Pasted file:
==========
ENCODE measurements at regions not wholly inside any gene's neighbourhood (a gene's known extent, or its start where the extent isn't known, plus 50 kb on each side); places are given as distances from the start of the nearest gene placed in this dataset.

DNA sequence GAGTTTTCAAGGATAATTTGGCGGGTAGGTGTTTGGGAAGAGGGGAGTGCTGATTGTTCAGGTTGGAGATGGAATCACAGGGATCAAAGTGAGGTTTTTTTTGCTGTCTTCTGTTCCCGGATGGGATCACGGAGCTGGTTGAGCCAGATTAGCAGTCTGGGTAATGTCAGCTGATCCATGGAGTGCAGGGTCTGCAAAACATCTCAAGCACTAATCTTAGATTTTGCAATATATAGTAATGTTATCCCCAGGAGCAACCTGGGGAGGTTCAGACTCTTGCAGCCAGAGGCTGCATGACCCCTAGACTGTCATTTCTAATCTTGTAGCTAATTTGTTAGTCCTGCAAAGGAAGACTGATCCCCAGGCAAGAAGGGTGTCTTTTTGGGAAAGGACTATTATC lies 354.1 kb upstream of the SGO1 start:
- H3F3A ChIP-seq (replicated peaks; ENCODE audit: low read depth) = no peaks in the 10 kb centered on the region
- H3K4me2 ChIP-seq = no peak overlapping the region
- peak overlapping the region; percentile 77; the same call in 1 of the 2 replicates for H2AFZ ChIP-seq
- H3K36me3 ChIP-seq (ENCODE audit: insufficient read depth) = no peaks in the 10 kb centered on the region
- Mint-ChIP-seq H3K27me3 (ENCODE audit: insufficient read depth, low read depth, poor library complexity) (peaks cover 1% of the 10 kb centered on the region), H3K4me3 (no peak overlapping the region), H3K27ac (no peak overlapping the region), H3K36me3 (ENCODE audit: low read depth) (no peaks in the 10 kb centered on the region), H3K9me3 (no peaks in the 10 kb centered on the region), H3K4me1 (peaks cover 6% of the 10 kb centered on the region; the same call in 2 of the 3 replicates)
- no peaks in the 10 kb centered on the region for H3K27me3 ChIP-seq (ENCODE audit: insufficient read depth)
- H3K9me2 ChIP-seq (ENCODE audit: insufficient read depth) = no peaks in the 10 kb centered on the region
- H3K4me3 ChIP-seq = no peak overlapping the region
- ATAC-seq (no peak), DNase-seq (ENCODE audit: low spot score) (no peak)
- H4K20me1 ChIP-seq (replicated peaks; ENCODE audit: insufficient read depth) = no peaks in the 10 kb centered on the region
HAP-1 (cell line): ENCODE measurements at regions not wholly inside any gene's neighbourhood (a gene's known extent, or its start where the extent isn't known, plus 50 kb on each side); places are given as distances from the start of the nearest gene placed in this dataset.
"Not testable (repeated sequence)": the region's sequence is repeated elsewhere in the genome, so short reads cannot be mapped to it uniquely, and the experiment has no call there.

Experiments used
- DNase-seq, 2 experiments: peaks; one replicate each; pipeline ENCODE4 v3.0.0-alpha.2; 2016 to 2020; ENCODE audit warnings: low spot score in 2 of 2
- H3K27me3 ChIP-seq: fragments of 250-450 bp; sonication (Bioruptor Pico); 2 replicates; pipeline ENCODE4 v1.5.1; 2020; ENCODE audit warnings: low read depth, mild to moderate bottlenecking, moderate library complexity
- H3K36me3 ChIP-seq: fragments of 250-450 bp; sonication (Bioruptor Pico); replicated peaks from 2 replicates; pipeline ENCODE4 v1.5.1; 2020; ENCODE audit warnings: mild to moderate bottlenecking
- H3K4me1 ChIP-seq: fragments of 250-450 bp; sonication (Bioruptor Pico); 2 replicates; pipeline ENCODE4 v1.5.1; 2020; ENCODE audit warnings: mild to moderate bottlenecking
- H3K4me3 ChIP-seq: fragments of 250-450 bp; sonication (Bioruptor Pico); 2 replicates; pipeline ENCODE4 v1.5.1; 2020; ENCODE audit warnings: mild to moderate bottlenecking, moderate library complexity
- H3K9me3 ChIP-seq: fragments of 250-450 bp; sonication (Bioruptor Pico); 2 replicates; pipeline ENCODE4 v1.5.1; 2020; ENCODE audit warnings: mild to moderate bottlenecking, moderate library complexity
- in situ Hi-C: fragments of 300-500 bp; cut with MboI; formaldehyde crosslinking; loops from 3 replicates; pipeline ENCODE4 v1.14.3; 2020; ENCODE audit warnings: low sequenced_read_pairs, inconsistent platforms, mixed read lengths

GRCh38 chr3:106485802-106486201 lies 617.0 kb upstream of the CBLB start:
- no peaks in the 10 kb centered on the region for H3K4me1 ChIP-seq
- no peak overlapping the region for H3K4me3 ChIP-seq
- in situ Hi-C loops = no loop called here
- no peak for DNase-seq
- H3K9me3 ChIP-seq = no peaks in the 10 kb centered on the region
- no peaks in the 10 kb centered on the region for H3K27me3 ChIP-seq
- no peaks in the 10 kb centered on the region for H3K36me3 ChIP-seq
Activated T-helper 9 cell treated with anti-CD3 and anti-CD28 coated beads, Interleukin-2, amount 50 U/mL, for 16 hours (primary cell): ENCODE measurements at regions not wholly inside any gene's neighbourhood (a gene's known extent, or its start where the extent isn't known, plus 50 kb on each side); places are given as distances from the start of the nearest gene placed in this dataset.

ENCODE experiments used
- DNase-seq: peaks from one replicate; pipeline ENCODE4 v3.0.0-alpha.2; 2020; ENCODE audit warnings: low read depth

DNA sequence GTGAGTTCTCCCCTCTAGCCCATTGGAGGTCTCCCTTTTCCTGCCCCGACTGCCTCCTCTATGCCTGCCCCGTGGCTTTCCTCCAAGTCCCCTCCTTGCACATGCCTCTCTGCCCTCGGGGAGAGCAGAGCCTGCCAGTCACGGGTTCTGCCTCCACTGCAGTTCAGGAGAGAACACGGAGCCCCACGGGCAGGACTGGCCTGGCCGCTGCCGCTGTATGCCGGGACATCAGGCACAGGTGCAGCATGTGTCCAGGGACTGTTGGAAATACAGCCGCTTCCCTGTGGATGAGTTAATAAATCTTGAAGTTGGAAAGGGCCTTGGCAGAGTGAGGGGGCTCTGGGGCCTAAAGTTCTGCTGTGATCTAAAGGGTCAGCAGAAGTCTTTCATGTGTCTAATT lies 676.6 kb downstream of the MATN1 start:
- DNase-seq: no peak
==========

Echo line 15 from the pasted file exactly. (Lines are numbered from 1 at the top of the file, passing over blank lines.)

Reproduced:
Experiments used